But countering all this are the observations from the large colony of expats living in the big cities who apparently brave death and disaster every day—and love it. Pathfinder, an English-language listings info-filled magazine, runs a section on street food listing places for banh my (“like sandwiches only better”), fried rolls and bun oc (vinegary snails). The ubiquitous pho bo stalls are always packed with customers slurping the traditional noodle soup with pork or beef (add fresh chile, lemon juice, pepper, fish sauce). Pho, now world famous, used to be served by peddlers who carried bowls, chopsticks and ingredients on one end of a pole, a boiling stock pot over a coal oven on the other. Expats commiserate with each other on how hard it is to leave this beautiful country where a hedonistic life in Hanoi means “a circle of friends, work (if you felt like it), bars, road trips, more bars and food” as Australian Sarah Studds puts it.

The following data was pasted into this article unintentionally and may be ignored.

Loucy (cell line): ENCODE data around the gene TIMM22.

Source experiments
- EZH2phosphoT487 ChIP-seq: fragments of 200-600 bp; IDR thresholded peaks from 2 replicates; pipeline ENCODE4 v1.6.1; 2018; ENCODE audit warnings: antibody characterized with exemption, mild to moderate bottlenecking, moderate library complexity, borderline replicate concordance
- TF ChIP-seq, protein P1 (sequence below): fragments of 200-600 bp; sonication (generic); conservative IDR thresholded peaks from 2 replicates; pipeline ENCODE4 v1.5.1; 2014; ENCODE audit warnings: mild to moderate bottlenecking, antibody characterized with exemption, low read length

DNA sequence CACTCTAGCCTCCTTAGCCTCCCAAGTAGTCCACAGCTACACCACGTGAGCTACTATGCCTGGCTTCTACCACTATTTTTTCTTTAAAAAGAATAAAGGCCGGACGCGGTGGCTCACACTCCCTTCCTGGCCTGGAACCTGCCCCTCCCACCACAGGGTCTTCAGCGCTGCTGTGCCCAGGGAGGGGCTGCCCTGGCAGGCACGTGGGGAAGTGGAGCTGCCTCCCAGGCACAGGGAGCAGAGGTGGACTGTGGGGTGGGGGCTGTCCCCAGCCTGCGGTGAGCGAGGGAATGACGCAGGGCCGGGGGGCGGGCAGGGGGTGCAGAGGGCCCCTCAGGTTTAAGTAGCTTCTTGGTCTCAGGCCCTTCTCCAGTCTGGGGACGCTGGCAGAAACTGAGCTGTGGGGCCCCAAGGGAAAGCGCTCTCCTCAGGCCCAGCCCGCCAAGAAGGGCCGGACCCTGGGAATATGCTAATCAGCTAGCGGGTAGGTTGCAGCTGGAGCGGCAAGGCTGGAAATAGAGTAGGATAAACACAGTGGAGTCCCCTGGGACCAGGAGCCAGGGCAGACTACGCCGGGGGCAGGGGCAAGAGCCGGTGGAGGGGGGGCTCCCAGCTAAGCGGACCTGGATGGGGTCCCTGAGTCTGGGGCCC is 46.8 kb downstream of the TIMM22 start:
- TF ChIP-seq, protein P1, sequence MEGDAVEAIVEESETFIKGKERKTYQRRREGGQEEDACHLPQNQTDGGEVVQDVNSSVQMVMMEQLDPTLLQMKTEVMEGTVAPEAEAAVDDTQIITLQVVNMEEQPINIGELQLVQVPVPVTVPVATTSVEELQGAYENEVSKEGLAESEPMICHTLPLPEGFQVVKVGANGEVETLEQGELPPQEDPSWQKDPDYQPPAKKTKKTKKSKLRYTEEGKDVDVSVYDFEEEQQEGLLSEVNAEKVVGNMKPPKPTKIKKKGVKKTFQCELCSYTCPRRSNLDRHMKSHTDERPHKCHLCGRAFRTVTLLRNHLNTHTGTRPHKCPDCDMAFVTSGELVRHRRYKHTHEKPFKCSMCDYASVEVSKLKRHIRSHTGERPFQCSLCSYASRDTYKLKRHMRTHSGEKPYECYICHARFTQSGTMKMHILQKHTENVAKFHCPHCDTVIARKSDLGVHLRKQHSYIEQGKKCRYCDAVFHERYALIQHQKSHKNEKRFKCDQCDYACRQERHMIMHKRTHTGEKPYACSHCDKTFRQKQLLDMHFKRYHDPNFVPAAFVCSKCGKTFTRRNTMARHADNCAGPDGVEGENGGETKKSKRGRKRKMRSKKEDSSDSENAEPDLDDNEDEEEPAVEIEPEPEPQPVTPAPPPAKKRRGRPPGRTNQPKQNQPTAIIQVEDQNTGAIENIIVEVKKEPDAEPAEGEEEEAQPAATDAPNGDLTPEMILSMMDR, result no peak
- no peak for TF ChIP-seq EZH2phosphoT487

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Forty years ago the second of my three books about magic was published, A Guide to Occult Britain (Sidgwick & Jackson) covering a wide range of sites from Stonehenge to Loch Ness and King Arthur country to the witches of Pendle Hill. It is now available as an eBook on amazon.com.
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March 7, 2013
It was the first handwritten letter I’d received in 5 years. Or maybe 10. Signed by John Wilcock, a man I’d never heard of, and postmarked Ojai, Calif., it was waiting for me when I returned from my São Paulo-to-New York summer trip. Mr. Wilcock wrote that he had been an assistant editor at The Times Travel section back in the 1950s, and had written the first editions of “Mexico on $5 a Day,” “Greece on $5 a Day” and “Japan on $5 a Day” for Arthur Frommer in the 1960s.
By George, I thought. This man was the original Frugal Traveler.
by John Wilcock
"A GOOD WAY to describe John Wilcock is to say that he is a talented bohemian counter-culture journalist who once played a major role in the emergence of America’s underground press. Born 1927 in Sheffield, England, he left school aged 16 to work on various newspapers in England, and on Toronto periodicals before moving to New York City. There in 1955 he became one of the five founders of the Village Voice in which he and co-founder Norman Mailer wrote weekly columns. Wilcock called his column “The Village Square”, an intended pun. He and young Mailer were not quite friends, although Wilcock was at times annoyed, but always amused, by Mailer’s monstrous ego."